Top Ten Favorite Books And Why
by Brad Bevers
One of the reasons that I wrote my latest book, The Mental Game of Real Estate, is because I know that most real estate agents don’t enjoy reading. My goal with that book was to condense and synthesize that best of what I learned from reading hundreds of books, and make the core lessons accessible to someone who would just read one book instead of the dozens that I used to write mine.
So, why should you listen to me about my favorite books? Here’s a few reasons why I think you will find this list valuable:
- I’m a top 2,000 Amazon reviewer and a Vine Voice reviewer. I have reviewed a lot of books.
- One of my annual goals is to read over 100 books a year. In 2019 I should finish over 140.
- I’m an entrepreneur, avid reader, and I started a local reading group that’s been going strong for two years. We do it a little differently . . . we meet once a month, but you can talk about any books you read that month and why you liked them. The only rule is that you read at least 25 books a year.
- I read in a lot of different genres, so I’ll include my top picks from a wide variety of genres and I promise there will be some you haven’t read on this list that you should check out.
So, without any further arguing that you should listen to me, here are ten of my favorite books, chosen from a mix of different genres.
- Influence by Robert Cialdini – Psychology. No matter who you are, if you have not read this book yet then you are missing out. Cialdini is the father of modern applied psychology and this book is the source for many of the newer books that continue to build on his work. He shares the six principles of influence in this book that will change the way you think about business, life, and everything else. I spend an entire chapter in my own book, The Mental Game of Real Estate, talking about each of his principles and how they can be applied to entrepreneurship and real estate.
- Butcher’s Crossing by John Williams – Western. I wanted to put at least one book that I read this year on the list, and this is one of my favorite fiction reads all time. This book was written in the 60’s, at the height of western expansion idealism and the popularity of John Wayne and Louis L’Amour. Williams crafts a book that is one of the best westerns you will ever read, but also tears down the genre and exposes it at the same time. In short, it’s the story of a young man who drops out of Harvard to seek his fortune hunting buffalo. Challenges ensue. An amazing book in the same vein of Cormac McCarthy, but written a couple of decades before his work.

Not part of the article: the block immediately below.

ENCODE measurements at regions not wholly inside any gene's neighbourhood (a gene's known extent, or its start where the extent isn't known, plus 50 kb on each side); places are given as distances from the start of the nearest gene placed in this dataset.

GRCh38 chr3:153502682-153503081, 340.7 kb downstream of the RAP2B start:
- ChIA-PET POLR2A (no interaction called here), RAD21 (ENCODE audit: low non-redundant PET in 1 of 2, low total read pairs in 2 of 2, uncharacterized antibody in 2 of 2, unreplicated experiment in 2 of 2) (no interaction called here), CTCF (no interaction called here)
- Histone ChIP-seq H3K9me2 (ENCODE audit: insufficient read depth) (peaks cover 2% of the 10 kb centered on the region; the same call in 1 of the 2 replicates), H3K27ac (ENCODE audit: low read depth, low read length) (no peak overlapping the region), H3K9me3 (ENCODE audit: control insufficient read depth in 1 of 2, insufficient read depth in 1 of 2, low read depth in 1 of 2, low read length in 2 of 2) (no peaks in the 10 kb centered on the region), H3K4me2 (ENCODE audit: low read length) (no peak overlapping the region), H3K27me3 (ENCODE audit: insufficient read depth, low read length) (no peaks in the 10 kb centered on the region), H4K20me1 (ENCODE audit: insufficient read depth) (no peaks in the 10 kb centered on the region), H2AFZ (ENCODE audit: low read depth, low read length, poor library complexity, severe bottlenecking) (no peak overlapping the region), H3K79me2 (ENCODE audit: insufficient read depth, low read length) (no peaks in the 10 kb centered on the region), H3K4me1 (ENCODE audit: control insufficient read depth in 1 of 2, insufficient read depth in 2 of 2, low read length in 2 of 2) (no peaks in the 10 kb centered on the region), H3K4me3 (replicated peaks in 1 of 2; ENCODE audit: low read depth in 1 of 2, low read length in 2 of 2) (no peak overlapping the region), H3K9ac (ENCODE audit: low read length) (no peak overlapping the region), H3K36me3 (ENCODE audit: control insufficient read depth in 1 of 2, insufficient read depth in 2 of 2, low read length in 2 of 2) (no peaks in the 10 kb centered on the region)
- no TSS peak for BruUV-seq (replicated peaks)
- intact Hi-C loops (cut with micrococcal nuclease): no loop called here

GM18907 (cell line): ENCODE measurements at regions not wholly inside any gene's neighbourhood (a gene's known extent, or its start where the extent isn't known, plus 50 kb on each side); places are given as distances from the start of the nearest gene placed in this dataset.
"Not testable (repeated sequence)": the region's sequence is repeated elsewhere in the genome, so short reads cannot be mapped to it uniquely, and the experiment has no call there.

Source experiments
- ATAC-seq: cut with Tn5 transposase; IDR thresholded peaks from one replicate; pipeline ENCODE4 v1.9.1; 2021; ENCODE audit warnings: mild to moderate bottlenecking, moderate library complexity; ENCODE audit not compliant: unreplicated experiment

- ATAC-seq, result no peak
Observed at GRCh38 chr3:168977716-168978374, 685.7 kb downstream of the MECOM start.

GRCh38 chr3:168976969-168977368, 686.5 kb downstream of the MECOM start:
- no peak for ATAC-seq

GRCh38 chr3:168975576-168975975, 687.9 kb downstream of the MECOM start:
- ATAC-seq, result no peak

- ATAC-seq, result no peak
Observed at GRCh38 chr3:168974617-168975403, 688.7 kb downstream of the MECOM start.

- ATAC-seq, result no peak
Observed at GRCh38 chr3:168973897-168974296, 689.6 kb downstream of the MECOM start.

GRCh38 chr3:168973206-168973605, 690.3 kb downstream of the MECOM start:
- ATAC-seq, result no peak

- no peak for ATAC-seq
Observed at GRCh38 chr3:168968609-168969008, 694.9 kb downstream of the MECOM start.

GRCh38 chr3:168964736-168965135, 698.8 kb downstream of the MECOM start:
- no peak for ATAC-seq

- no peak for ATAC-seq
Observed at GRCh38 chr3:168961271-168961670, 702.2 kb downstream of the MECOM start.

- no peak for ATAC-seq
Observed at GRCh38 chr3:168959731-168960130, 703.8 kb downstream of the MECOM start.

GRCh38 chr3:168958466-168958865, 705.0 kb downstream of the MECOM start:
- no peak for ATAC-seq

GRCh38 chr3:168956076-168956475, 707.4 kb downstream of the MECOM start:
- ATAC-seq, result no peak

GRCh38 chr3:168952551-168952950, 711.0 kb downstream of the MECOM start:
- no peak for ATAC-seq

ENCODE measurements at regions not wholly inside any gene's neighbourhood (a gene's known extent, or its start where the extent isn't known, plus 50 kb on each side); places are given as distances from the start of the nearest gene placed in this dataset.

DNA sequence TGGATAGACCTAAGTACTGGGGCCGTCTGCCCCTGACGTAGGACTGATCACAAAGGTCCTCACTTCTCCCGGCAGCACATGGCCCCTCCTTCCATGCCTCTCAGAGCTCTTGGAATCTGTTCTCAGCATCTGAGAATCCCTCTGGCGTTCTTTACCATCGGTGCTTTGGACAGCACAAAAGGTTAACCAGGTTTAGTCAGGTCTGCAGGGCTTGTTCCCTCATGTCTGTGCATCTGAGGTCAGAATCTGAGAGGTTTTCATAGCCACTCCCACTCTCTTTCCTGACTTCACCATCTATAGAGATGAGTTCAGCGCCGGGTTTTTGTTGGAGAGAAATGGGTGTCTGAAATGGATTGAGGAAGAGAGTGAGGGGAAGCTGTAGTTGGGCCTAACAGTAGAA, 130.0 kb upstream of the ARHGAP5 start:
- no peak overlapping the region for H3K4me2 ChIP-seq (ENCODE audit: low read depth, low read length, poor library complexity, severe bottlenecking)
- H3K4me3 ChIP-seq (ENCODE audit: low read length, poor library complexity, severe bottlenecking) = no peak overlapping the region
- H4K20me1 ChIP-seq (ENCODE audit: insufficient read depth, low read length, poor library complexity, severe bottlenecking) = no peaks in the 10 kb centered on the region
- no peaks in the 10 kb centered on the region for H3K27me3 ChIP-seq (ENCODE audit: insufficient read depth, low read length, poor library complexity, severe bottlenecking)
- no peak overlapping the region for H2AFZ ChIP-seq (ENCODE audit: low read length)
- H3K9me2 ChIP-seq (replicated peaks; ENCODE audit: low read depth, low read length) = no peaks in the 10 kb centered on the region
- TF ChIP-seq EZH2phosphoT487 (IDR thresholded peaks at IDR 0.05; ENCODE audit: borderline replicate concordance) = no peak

- Strange Travelers: New Selected Short Stories by Gene Wolfe – Science Fiction. Gene Wolfe is my favorite science fiction writer and my favorite short story writer. He is famous for crafting stories with an unreliable narrator, and many of his stories have hidden meanings lurking below the surface. This collection is very good, but get any collection that you can find by him and you won’t be disappointed. My favorite story in this book is The Ziggurat, a story about a strange ship that crashes near a cabin in the woods . . . or maybe about something much more sinister. Genuinely creepy. Be warned: Gene Wolfe is a challenging read, once you are finished with one book, give your brain a break and read something easy.
- How To Fail at Almost Everything and Still Win Big by Scott Adams – Self Help. It took a lot of convincing and ‘best of’ lists to convince me to read a book of advice from the creator of Dilbert, but in the spirit of convincing one or two more, I’m including it here. It’s gold. Adams has now become famous for being one of the only people early on to predict a Trump victory, but this was written quite a bit before that. Some of the best takeaways include: how to think in systems rather than goals, how to eat anything you want (or, how to change what you want), and how to quickly improve your value in any career. Adams covers a lot of topics here, but its well worth reading.